Water TransitionsBrackish water is a fairly salty mixture of freshwater and sea water. It isunique in numerous ways and is a life giving ecosystem. To understand whatbrackish water is, a background should be known about its sources. First of all, there is freshwater.
Out of all the water on the planet, only threepercent of it is fresh, and only one fiftieth of one percent is readily available. Freshwater is not pure in that it contains minerals and other particles. There arenumerous plants and animals that depend on freshwater for their lives. Humans areone of them. Seventy percent of the human body is made up of freshwater (744Headlam). Next, there is saltwater, or seawater. Seawater consists of fifty-five percentchlorine, and thirty-one percent sodium (Groliers).
It makes up approximatelyninety-seven and two tenths percent of the total volume of the world’s water, andcovers more than seventy percent of the earth’s surface (Groliers). Sea waterdoesn’t just contain hydrogen, oxygen, sodium, and chlorine; it also contains everynaturally occurring element. Although seawater has a fairly constant ratio of majorelements, salinity and seawater can fluctuate. Normally, the salinity is thirty-four tothirty-seven parts per thousand (ppt.), but on a particularly rainy morning, the salinitymay decrease to something as low as thirty-two ppt. (Stuller 29).
The mixing of freshwater and sea water forms a third type of water, known asbrackish water. Brackish water can be found in a variety of mixing zones such asriver deltas, freshwater title marshes, estuaries, fjords, and in the middle of theocean(Stuller 30). To begin with, freshwater traveling towards the sea carries suspendedparticles. As the particles make contact with saltwater, an electrochemical reactioncalled flocculation takes place. The clay with a positive charge, and the sodiumchloride with a negative charge, combine and form a heavier particle that descendsto the bottom of the mixing zone and creates a layer of mud (Stuller 28). This is oneof the reasons that a mixing zone is a thriving ecosystem. A salt wedge estuary isone of these transitional zones. The water closest to the surface has a lower salinitycontent than the water nearest to the estuary’s floor because the water is notthoroughly mixed and saltwater has a higher density than freshwater (Stuller 31).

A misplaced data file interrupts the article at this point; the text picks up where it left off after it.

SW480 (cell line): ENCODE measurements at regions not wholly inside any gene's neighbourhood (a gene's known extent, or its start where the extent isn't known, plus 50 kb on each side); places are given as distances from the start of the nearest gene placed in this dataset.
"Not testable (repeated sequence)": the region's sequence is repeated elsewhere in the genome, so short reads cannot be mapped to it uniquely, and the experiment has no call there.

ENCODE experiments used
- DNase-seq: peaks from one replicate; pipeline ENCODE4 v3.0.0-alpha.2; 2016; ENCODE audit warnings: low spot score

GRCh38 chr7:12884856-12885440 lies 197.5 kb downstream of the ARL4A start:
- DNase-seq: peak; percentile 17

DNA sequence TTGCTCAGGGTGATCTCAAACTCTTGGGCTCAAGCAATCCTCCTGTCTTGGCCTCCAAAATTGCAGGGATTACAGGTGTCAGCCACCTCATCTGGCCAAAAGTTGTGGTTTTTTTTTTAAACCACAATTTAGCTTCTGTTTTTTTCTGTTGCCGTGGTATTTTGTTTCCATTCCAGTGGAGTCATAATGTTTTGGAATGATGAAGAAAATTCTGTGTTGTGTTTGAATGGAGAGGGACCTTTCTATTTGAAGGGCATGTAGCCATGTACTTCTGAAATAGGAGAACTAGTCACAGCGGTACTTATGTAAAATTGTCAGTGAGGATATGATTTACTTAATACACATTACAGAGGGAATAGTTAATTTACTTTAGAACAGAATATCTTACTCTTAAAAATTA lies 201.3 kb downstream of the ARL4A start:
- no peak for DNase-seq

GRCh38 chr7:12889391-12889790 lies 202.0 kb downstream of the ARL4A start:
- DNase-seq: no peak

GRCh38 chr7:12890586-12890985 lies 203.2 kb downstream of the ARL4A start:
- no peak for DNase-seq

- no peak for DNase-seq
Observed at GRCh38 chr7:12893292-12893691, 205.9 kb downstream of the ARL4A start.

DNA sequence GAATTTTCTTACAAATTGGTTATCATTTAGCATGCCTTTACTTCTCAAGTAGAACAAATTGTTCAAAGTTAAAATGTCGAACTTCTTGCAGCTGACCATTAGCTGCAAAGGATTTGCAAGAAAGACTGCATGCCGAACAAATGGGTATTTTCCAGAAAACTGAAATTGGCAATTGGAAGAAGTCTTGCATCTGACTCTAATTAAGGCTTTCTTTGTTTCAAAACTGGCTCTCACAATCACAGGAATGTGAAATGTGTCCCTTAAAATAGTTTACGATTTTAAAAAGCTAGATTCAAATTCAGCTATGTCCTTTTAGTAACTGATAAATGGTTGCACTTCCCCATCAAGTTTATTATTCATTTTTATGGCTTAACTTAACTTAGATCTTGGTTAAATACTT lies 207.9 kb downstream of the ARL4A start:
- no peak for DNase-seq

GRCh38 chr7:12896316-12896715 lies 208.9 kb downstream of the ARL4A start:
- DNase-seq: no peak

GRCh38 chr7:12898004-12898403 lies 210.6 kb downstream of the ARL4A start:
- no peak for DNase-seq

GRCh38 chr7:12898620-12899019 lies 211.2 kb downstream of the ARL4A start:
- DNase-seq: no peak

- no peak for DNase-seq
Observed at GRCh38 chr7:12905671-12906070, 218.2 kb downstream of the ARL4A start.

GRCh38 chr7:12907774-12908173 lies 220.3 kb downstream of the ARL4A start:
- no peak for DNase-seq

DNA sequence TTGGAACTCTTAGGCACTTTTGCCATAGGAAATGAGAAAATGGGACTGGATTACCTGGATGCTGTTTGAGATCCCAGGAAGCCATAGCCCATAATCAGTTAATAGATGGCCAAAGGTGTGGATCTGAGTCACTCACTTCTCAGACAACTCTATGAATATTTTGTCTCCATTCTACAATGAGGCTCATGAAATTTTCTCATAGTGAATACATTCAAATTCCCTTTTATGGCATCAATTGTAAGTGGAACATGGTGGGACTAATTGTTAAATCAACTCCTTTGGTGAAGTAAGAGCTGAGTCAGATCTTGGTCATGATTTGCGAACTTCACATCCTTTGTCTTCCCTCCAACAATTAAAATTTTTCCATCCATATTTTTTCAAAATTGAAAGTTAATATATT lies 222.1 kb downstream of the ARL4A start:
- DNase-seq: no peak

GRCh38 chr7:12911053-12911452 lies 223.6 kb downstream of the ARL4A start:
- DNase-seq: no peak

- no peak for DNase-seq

Another zone is a fully mixed zone which is apparent in fjords. Also, there are zonesin the middle of the ocean called either submarine springs, or seeps. These arewhere freshwater from under the ground seeps through the ocean floor. There isalso a parallel situation, in which salt water can seep into a freshwater ecosystem, but this can be fatal to many animals (Stuller 31). Transitional zones are homes forall kinds of marine life, such as manatees in Charlotte Harbor.
The most prevalent mixing zones are estuaries. Estuaries are drownedcostal river valleys where salt and freshwater are present to form brackish water(Groliers). The circulation in estuaries is stratified with river water flowing above seawater with some vertical mixing taking place (Groliers). As indicated earlier, sediments accumulate at the upper reaches of estuaries because of flocculation.
This in turn spikes diatom growth, diatoms are eaten by possum shrimp, andpossum shrimp are eaten by striped bass. Some other common fish, present inbrackish water ecosystems are mullet and silversides (Groliers). Thus, the foodcycle continues. Brackish water has some very interesting qualities. It represents unity of twovery diverse ecosystems. The mixing of seawater and freshwater is extremelybeneficent at the right time in the right place, but in the past it may have beenharmful.
Scientists speculate that an ice age may have been triggered by freshwateroccupying a location where saltwater was supposed to have been. There is a deepocean current of very salty water beneath the gulf stream travelling from the tropicsto the North Atlantic. As it reaches the North, it disturbs surface water, the saltywater rises and discharges heat, and then it cycles back to the tropics. What couldhave triggered an ice age, a surge of freshwater (Stuller 33). Category: English